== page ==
Podcast: C. diff
Clostridioides difficile is a nasty little microbe that disrupts the gut microbiota and is hard to get rid of once it gets a foothold. Casey Theriot is an associate professor of infectious disease here at NC State. She’s here to talk about how C. diff does what it does and what researchers are doing to stop it.
A healthy gut really is key to healthy living – the gut microbiota not only ensures that you get the appropriate nutrients from the food you eat, it also primes the immune response, wards off infectious agents, and provides resistance against colonizing pathogens like C. diff.
“Normally we have a healthy, stable gut microbiota, bacteria producing certain metabolites, everything working pretty well,” Theriot says. “And then you take an antibiotic for bacterial infection and it will alter the community or the bacteria that are present. And this lowers colonization resistance to where a pathogen like C. diff can actually then colonize and take a foothold in the gut.”
There are 500,000 cases of C. difficile infection per year in the U.S., and about 29,000 deaths per year, based on CDC estimates.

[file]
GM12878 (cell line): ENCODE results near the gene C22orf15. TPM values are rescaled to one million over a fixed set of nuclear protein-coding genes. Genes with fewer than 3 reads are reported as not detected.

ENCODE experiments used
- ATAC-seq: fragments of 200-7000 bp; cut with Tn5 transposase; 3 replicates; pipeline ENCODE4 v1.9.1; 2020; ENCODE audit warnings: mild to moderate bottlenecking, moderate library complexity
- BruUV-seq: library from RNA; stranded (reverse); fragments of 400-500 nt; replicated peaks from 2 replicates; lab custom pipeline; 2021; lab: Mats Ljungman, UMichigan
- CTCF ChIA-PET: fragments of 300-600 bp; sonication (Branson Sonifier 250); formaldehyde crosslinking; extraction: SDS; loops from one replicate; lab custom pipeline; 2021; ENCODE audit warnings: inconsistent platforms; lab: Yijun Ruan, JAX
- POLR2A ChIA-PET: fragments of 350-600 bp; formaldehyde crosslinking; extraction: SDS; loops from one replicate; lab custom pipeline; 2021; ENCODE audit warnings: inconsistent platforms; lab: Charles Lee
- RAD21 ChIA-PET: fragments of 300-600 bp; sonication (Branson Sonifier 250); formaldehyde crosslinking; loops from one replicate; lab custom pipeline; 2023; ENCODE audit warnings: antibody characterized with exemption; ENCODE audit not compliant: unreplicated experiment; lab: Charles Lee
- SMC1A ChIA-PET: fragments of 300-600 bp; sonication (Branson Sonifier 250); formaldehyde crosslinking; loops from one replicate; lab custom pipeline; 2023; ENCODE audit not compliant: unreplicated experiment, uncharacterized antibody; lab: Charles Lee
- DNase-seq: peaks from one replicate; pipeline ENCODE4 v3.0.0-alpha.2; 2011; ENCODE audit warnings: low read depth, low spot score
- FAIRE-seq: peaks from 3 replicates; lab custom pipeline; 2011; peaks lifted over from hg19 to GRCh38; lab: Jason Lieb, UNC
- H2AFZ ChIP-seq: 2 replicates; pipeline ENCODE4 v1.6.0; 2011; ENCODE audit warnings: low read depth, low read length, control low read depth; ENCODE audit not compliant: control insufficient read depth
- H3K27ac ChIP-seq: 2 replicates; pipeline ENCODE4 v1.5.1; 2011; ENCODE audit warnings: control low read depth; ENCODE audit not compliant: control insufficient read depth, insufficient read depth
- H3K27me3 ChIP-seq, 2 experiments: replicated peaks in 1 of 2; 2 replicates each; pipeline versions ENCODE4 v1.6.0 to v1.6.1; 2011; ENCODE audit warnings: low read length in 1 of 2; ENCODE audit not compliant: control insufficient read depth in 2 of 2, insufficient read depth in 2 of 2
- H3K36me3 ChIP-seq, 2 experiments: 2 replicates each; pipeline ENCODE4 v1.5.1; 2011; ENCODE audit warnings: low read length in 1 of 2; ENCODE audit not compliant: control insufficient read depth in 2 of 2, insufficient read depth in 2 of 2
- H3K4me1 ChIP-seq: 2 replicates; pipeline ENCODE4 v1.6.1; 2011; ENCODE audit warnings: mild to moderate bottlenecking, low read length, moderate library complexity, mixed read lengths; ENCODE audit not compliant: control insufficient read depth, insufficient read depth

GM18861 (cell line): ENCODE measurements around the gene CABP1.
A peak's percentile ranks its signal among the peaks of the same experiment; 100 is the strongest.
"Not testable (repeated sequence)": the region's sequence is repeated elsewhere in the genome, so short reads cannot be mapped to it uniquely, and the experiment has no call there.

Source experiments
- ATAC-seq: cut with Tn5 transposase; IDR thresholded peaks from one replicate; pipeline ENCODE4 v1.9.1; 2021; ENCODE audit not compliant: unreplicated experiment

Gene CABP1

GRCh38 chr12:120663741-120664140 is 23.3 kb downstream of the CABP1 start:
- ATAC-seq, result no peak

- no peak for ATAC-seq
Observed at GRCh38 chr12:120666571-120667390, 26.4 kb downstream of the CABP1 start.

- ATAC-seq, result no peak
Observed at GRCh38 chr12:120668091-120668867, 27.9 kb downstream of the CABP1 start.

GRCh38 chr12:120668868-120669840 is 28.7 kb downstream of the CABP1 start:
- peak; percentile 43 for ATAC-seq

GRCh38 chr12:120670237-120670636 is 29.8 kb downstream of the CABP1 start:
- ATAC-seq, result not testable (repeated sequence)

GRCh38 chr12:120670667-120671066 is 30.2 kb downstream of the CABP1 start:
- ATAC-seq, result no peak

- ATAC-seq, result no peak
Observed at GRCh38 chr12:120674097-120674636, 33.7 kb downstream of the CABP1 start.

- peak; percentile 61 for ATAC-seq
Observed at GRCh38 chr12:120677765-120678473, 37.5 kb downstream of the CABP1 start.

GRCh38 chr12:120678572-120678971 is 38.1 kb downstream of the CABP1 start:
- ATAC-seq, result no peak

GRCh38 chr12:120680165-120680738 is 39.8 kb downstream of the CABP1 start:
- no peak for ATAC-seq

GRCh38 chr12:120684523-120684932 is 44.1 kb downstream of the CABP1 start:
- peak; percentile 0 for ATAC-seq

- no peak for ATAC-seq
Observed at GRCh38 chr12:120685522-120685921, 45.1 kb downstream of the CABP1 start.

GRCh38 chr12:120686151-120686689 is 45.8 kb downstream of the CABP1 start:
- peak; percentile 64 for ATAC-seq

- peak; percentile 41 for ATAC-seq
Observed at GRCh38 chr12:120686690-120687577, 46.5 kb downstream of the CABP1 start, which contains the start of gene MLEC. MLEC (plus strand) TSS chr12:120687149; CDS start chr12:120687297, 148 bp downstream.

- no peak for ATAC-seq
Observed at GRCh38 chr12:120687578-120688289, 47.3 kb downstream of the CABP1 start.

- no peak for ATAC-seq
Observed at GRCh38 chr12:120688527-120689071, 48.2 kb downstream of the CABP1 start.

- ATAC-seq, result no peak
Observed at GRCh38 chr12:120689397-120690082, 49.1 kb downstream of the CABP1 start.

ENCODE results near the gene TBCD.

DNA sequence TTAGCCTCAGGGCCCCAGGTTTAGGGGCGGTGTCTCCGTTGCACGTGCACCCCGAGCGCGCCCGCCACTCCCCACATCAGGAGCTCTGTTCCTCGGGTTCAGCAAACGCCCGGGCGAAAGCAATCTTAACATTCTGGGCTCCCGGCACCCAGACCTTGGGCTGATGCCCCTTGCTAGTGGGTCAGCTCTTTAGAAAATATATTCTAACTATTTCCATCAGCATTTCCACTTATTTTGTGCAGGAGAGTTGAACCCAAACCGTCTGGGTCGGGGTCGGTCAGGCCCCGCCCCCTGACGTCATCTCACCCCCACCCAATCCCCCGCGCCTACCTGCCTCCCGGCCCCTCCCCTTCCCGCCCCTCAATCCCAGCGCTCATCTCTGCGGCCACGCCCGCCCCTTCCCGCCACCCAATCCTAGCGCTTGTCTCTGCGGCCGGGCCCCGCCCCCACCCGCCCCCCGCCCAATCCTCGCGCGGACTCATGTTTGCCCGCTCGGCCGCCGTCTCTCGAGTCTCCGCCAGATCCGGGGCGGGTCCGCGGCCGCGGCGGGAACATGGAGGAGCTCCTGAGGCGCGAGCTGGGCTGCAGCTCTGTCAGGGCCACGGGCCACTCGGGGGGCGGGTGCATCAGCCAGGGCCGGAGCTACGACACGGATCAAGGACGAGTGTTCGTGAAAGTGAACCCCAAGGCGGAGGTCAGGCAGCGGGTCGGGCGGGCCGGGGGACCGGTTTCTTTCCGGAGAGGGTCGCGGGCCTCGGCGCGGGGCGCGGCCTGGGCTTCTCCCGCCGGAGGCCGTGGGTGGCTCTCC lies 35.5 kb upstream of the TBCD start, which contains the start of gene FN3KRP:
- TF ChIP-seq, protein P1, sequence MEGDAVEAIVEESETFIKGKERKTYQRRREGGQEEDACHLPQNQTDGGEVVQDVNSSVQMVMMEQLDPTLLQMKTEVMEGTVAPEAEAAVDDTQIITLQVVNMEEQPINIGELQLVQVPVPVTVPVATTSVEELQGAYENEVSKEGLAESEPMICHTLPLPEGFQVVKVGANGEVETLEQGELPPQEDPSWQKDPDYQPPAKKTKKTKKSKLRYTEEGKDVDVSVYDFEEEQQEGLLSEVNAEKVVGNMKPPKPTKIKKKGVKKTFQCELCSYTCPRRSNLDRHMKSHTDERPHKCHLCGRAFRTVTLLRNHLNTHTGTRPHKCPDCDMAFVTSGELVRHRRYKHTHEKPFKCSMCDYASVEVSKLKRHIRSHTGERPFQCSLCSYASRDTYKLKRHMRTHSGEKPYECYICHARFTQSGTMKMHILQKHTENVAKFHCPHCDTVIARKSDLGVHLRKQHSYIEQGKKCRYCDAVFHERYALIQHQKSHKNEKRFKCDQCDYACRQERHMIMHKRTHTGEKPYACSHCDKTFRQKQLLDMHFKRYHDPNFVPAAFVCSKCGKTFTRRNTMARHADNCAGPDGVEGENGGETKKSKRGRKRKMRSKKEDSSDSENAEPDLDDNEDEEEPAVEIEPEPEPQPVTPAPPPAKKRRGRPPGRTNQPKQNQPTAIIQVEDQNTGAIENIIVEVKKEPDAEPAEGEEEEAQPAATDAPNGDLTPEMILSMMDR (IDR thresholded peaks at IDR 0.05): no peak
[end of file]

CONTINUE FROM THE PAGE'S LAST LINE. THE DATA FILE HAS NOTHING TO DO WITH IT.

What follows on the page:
In a normal, healthy gut, germinating C. diff spores can be kept in check by bile acids and outcompeted for nutrients. But in a gut altered by antibiotic use, Theriot says, the spore will still germinate in the small intestine, but as it makes its way to the colon or the large bowel, it can grow because it has both nutrients and decreased competition.
“So it grows to high level cell density, and then it produces toxin,” Theriot says. “And the toxin is actually what mediates disease, causes severe inflammation, can cause colitis, causes diarrhea – a range of clinical disease.”
A fecal microbiota transplant is exactly what it sounds like: you’re looking for a healthy donor stool and you’re hoping that it has a normal gut microbiota or fecal microbiota present. And the healthy microbiota stool or sample is infused via colonoscopy into a recipient that has recurrent C. difficile infection.
Around 30% of patients get recurrent C. diff infections. For those patients, fecal microbiota transplants can be a lifesaver, literally. An FMT, as its called, is effective in 80% to 90% of cases. But there can be side effects, so researchers are looking at ways to get the benefits of replacing the microbiota without using fecal transplantation.
Some of these potential treatments include new targeted antibiotics, monoclonal antibodies, or even identifying “good” gut bacteria and replenishing those.
“This area of study is fascinating and every day you’re learning new things,” Theriot says. “You’re also learning how much more you have to learn. I’ll be busy for the next 30 years doing research.”